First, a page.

The doctrine of the perseverance of the saints was lost in the medieval era because of the semi-Pelagian Roman Catholic doctrines that had developed over time. The early Reformers challenged this error and reasserted the doctrine of perseverance, which also allowed them to reassert the biblical doctrine of assurance.
Even the Reformed churches, however, were not immune to the kind of semi-Pelagian thinking that had plagued the church for a thousand years. In the Netherlands, the Reformed doctrine of perseverance was challenged by the Remonstrants (better known today as Arminians). They argued that “true believers are capable by their own fault of falling into flagrant crimes and atrocious wickedness, to persevere and die in them, and therefore finally to fall away and to perish” (The Opinion of the Remonstrants, vol. 4).
The Reformed churches responded to the Arminians ecclesiastically at the Synod of Dort (1618–19). The synod published The Canons and Decrees of the Synod of Dort in order to respond point by point to the errors of the Remonstrants. The fifth point of doctrine they discuss is the perseverance of the saints. It is beyond the scope of this brief article to comment on every one of the fifteen positive articles and nine errors that are rejected under this fifth main point of doctrine, but we must discuss a few essential points.
Article 1 begins by explaining that the Reformed church understands that regenerate believers can and do sin. Article 2 explains that the sins of believers should cause them to humble themselves and flee to Christ. Article 3 notes that if believers were left to themselves, they could not remain standing, but God graciously preserves them to the end. Article 4 observes that true believers, such as David and Peter, can and do sometimes fall into serious sins, and Article 5 explains that these sins deserve death. Article 6 notes, however, that God intervenes for His children and that He does not remove His Holy Spirit from them completely. Instead, as Article 7 notes, God renews them to repentance.
Article 9 then explains:
So it is not by their own merits or strength but by God’s undeserved mercy that they neither forfeit faith and grace totally nor remain in their downfalls to the end and are lost. With respect to themselves this not only easily could happen, but also undoubtedly would happen; but with respect to God it cannot possibly happen, since His plan cannot be changed, His promise cannot fail, the calling according to His purpose cannot be revoked, the merit of Christ as well as His interceding and preserving cannot be nullified, and the sealing of the Holy Spirit can neither be invalidated nor wiped out.
The remaining articles focus on the question of assurance, but the main point to be observed is that the biblical doctrine of perseverance found in the Canons of Dort acknowledges the fact of sin, but it places it in the larger context of what God is doing in the lives of His children. The Westminster Confession of Faith, written almost thirty years after the Synod of Dort, provides a concise statement of the doctrine:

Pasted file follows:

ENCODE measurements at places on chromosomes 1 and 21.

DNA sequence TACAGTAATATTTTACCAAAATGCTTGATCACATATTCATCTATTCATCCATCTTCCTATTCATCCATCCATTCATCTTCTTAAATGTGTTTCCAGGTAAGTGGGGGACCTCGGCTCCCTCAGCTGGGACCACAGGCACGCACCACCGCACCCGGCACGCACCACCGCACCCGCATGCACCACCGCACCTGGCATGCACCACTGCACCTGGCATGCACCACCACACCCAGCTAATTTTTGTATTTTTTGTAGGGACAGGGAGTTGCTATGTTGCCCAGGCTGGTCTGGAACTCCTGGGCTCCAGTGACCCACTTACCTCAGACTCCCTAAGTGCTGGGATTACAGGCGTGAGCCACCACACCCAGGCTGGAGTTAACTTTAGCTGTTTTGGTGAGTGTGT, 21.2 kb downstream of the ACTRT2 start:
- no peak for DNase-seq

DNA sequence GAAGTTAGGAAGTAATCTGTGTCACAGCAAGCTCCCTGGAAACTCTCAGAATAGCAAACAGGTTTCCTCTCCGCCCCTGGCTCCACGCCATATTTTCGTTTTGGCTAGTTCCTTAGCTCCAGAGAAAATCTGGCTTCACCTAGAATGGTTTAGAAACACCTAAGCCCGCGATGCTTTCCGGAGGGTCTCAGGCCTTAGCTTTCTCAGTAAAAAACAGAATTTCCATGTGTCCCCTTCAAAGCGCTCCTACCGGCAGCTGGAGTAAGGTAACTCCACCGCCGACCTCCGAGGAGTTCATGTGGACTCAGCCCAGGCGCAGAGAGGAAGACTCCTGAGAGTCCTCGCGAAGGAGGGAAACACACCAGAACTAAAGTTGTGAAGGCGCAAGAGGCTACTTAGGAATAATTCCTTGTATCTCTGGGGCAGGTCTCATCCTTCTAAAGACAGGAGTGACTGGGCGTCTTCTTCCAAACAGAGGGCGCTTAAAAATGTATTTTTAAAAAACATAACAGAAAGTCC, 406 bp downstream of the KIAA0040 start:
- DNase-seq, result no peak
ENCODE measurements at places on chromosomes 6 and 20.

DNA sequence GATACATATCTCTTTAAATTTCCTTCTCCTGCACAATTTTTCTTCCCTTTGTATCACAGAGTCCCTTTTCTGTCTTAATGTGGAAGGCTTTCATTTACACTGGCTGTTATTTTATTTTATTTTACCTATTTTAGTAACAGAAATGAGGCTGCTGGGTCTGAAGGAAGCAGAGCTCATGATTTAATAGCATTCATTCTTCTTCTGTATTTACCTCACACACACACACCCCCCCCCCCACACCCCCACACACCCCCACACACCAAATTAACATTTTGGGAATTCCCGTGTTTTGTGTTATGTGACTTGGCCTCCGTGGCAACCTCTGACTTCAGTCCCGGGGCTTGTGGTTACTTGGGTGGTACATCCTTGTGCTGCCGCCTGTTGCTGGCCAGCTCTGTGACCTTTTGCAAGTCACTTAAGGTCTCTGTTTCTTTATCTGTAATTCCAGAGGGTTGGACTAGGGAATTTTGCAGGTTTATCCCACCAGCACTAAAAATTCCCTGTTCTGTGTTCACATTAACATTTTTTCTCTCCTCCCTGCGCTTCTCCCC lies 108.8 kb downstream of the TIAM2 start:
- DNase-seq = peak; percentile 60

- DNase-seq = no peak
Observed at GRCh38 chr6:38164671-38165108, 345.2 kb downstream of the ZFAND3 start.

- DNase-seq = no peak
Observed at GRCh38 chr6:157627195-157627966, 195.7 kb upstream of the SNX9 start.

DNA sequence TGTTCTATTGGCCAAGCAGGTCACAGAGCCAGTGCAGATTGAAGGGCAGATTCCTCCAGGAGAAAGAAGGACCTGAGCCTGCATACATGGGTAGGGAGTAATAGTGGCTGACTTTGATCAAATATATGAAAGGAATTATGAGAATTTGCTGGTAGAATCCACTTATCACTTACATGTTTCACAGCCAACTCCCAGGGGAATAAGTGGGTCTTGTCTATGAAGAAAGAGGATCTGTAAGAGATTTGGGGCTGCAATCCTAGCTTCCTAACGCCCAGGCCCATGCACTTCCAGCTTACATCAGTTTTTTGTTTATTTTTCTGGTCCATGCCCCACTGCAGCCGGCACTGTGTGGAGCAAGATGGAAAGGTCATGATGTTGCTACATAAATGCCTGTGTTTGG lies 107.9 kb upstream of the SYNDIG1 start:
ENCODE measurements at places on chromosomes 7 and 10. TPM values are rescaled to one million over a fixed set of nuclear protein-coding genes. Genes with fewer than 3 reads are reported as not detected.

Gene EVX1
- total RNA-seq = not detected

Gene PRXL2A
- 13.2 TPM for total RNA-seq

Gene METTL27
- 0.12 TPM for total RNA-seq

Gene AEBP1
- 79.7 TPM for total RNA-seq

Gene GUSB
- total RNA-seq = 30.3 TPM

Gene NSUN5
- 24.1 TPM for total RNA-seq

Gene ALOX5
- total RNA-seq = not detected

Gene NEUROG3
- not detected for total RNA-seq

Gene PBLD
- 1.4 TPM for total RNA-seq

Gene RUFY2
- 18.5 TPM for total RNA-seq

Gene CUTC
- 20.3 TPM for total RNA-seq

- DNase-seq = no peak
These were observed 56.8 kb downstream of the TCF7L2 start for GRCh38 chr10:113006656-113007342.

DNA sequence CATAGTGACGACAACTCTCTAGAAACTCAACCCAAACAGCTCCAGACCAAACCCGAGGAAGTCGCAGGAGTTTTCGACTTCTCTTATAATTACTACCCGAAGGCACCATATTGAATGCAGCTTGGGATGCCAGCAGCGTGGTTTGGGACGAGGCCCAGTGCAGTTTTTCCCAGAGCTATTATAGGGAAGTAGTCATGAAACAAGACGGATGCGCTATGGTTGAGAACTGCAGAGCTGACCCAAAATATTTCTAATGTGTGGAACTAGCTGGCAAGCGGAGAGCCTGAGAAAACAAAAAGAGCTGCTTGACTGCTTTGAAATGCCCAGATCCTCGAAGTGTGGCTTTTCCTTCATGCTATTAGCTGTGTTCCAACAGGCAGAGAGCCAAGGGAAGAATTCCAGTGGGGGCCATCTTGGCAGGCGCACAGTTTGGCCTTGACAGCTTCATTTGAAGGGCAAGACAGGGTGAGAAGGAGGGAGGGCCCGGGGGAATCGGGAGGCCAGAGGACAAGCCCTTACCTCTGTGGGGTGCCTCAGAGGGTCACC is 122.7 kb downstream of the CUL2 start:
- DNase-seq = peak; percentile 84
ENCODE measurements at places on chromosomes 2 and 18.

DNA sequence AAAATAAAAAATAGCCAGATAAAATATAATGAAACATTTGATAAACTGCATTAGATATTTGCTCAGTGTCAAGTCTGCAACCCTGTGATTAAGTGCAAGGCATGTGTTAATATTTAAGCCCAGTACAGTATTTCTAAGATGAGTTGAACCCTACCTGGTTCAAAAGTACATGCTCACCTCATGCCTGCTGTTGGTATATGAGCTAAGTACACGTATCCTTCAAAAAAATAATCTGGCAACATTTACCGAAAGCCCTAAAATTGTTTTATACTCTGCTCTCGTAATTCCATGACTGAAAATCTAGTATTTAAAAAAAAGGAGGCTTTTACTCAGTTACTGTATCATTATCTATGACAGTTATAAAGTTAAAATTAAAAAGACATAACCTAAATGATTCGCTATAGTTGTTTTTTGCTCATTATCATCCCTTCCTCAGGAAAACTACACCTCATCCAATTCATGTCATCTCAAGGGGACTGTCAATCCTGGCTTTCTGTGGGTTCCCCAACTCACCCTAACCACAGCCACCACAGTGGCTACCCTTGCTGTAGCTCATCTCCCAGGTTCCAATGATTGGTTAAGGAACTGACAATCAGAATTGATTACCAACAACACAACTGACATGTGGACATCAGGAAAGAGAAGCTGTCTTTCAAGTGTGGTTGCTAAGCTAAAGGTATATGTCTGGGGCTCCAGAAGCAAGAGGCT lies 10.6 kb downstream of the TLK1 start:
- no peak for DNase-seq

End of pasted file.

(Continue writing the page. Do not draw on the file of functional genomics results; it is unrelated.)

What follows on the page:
- They, whom God hath accepted in His Beloved, effectually called, and sanctified by His Spirit, can neither totally, nor finally, fall away from the state of grace: but shall certainly persevere therein to the end, and be eternally saved.
- This perseverance of the saints depends not upon their own free will, but upon the immutability of the decree of election, flowing from the free and unchangeable love of God the Father; upon the efficacy of the merit and intercession of Jesus Christ; the abiding of the Spirit, and of the seed of God within them; and the nature of the covenant of grace: from all which ariseth also the certainty and infallibility thereof.
- Nevertheless, they may, through the temptations of Satan and of the world, the prevalency of corruption remaining in them, and the neglect of the means of their preservation, fall into grievous sins; and, for a time, continue therein: whereby they incur God’s displeasure, and grieve His Holy Spirit, come to be deprived of some measure of their graces and comforts, have their hearts hardened, and their consciences wounded, hurt and scandalize others, and bring temporal judgments upon themselves.
Reading the Reformed confessions helps us see the difference between the biblical doctrine of perseverance and the modern evangelical doctrine of “once saved, always saved.” This modern doctrine, while it can be understood in a biblical sense, is often expressed in an unorthodox manner. It is sometimes taught that once a person walks an aisle, prays the sinner’s prayer, or is baptized, that person can live a completely unrepentant sinful life, and he or she will still be with the Lord in eternity. That is not what the Bible teaches, and it is not what the Reformed church teaches.
This antinomian doctrine makes clear that the doctrine of perseverance is not an isolated doctrine. To understand it in a biblical and orthodox sense requires understanding God’s entire work of redemption in a biblical sense. We have to understand such doctrines as election and atonement, regeneration and faith, justification and sanctification, and many more. Theology is not merely for pastors. Any Christian who is asking whether true Christians can fall away is asking a theological question, and theological questions are interrelated. Begin by studying what it is that our Reformed churches teach. Study the Three Forms of Unity (the Belgic Confession, the Heidelberg Catechism, and the Canons and Decrees of Dort). Study the Westminster Standards. Search the Scriptures.
So, can a true Christian lose his or her salvation? No. God never loses His children.
Editor’s Note: This post was originally published on March 27, 2020.